His presence had brought them courage, inspiration, wisdom, hope and the joy of life. But with his death they were on their own — or so they thought — like persons who had briefly lived in a dream world and had now awakened to find themselves as weak and frightened and human as ever before.

Without him around to turn to, there were some serious difficulties. We can picture them saying, “What did he mean when he said so & so?” ‘“Does anyone remember what his response was when we asked him…?” Among the apostles — the bishops of the infant church — there were disagreements. The head of them all, Peter, had, for example, not quite understood that the old law of their beloved Jewish religion had been supplanted by a new law and that many of its age-old requirements could no longer be in force.

There was a baptism now and the whole law was summed up in the person of Jesus. Paul emphasized that the followers of Jesus are children of the promise, not of the law, and the promise is fulfilled, it is personified, in the Risen Jesus. Paul had some misconceptions of his own too and, like the others, he wasn’t always ready to give in to the majority opinion.

But Jesus wasn’t there to be consulted. So the leaders of this unprecedented religious venture had next to learn that it was henceforth in Eucharist that they would find strength and wisdom and truth that would make them and keep them one. Admission to that fellowship had one basic requirement: care for one’s fellow human beings. The invitation to belong was extended to men and women, not to angels. One accepted the invitation with one’s own sinfulness and weaknesses — and entered the faith community in an atmosphere of intellectual honesty and, most important of all, a sincere concern for the welfare of others.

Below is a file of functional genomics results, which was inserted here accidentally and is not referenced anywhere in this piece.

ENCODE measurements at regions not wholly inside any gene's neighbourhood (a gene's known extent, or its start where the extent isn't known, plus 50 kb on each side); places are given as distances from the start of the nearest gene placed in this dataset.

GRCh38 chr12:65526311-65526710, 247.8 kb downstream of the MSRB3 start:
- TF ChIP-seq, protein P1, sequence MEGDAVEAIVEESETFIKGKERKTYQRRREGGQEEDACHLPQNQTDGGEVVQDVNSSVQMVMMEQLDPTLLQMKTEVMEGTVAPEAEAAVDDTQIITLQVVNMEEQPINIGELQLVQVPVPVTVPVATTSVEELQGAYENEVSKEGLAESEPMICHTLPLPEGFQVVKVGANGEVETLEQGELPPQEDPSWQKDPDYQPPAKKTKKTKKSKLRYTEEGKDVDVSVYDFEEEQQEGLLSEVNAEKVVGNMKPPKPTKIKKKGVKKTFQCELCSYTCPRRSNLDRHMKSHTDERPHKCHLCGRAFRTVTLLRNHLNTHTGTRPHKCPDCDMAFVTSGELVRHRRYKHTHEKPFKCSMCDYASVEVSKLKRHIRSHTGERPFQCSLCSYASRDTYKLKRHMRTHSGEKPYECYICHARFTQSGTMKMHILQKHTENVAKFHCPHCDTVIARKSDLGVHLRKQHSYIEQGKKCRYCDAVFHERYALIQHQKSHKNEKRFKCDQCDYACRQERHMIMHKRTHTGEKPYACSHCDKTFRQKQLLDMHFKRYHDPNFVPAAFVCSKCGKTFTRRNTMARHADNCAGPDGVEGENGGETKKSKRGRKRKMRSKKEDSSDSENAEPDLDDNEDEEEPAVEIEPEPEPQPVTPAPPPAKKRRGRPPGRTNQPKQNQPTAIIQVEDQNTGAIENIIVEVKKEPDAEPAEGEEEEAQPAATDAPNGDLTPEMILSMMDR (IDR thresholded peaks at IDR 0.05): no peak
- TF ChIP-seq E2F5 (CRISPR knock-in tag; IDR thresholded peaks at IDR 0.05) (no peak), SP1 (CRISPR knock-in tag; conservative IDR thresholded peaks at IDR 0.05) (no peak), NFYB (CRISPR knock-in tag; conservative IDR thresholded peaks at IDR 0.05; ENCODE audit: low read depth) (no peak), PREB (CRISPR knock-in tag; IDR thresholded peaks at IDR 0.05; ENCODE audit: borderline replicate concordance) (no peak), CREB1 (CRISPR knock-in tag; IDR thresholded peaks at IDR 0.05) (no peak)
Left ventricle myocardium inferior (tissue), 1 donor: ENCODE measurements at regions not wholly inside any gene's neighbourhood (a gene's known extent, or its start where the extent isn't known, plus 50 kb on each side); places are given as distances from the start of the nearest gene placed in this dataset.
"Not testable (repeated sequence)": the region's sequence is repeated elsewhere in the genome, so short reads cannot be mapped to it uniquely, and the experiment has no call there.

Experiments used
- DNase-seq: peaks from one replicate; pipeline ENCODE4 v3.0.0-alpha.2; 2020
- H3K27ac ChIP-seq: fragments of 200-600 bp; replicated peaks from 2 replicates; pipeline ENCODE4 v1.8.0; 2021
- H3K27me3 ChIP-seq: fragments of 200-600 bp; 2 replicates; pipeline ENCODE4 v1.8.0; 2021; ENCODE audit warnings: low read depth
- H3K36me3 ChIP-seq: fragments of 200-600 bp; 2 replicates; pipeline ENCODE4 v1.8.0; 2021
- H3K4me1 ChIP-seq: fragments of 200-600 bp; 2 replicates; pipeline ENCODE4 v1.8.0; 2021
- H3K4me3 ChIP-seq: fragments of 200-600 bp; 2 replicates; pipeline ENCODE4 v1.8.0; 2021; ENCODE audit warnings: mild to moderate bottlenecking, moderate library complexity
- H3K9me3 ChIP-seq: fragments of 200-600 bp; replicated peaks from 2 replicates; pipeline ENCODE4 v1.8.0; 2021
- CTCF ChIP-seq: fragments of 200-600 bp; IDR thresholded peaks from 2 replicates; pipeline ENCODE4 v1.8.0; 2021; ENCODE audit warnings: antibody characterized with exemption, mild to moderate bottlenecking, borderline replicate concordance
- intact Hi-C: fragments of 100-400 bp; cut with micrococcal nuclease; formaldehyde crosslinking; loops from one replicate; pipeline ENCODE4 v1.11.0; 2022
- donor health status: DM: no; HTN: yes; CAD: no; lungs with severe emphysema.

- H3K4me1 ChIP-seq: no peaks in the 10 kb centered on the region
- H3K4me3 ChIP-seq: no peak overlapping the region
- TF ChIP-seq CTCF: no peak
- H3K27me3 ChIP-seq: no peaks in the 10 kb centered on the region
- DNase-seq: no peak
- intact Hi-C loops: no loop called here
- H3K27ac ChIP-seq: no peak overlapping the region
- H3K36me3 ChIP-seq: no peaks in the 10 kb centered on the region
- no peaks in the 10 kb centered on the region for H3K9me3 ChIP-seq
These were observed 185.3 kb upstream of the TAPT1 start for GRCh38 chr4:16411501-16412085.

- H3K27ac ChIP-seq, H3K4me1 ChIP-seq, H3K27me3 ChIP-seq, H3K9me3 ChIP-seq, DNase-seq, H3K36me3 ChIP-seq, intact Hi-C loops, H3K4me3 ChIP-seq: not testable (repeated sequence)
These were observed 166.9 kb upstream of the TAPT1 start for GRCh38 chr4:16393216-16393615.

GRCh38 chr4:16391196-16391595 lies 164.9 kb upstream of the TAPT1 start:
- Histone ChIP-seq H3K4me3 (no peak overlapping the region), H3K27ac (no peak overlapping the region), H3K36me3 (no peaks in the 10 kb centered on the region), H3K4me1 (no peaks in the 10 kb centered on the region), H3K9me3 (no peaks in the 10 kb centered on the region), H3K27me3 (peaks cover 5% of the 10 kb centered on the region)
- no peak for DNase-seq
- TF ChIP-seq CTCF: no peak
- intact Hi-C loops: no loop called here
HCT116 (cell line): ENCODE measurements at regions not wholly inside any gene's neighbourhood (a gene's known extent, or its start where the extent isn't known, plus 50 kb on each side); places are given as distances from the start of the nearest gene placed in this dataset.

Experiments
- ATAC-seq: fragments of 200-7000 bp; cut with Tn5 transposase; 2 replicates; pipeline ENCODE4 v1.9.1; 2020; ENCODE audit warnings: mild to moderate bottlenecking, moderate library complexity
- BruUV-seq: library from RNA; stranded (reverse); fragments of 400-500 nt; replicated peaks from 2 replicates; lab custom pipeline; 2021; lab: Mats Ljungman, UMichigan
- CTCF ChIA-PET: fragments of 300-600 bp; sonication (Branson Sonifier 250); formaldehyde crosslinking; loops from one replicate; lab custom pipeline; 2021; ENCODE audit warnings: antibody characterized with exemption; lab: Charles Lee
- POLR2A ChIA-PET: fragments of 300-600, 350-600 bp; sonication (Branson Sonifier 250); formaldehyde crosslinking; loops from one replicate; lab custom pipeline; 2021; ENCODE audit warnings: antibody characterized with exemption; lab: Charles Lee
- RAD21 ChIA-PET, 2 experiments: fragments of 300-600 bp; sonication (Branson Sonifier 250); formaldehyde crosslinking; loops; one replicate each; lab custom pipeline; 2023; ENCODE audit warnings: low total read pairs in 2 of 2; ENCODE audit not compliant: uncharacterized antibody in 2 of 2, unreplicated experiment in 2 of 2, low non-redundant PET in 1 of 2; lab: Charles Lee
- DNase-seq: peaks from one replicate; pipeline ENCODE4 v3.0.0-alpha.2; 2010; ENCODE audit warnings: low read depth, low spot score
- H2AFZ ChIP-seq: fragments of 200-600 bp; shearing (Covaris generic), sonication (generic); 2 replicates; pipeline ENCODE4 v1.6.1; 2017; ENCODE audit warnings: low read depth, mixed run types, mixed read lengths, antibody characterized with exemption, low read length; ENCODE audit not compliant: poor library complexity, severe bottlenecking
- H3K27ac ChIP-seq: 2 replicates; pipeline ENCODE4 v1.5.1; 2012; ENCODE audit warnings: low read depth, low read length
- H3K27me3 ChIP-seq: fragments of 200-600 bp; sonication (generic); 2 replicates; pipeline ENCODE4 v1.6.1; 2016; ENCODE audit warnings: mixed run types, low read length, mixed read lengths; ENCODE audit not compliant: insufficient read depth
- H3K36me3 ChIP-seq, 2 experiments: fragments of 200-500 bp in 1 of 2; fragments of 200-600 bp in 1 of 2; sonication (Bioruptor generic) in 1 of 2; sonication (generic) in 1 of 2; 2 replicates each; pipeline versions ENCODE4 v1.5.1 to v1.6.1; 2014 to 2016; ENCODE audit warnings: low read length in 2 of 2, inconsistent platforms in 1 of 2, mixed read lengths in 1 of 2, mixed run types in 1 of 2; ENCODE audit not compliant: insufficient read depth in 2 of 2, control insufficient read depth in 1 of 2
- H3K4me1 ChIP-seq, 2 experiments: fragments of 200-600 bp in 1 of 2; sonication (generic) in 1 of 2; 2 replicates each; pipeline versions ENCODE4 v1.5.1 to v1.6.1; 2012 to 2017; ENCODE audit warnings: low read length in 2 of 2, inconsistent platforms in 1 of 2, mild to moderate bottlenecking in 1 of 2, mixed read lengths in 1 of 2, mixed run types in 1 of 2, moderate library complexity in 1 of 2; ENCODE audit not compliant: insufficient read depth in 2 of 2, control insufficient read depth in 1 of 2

At the parting meal he shared with them, that Last Supper, he gave a new meaning to bread and wine. The bread, he said, was himself, who loved them beyond their comprehension; the wine, he said, was himself poured out in the fullest gesture of friendship and love. From now on, he said, you do this in memory of me. And know that when you do I am with you, just as I am now, to renew with you the eternal covenant sealed in my blood.

In many respects, things haven’t changed much over the past 20 centuries. The same Jesus who loved his first followers just as they were loves us just as we are. He demands of us no more or less than he did of them. We don’t have the comfort of his abiding physical presence anymore than they did. We don’t always respond to others with generous concern, and neither did they. Often we find each other’s points of view threatening and disturbing and just like our ancestors in the faith we too fail to distinguish between the mind and the heart of our sisters and brothers.

To the likes of us is given the Eucharist, the celebration and the assurance of the presence of Jesus among us. What that means is simply that in the person of Jesus we are embraced by the unconditional love that is God. The Eucharist, the Mass, commands only what it presupposes: that we care for one another without exception.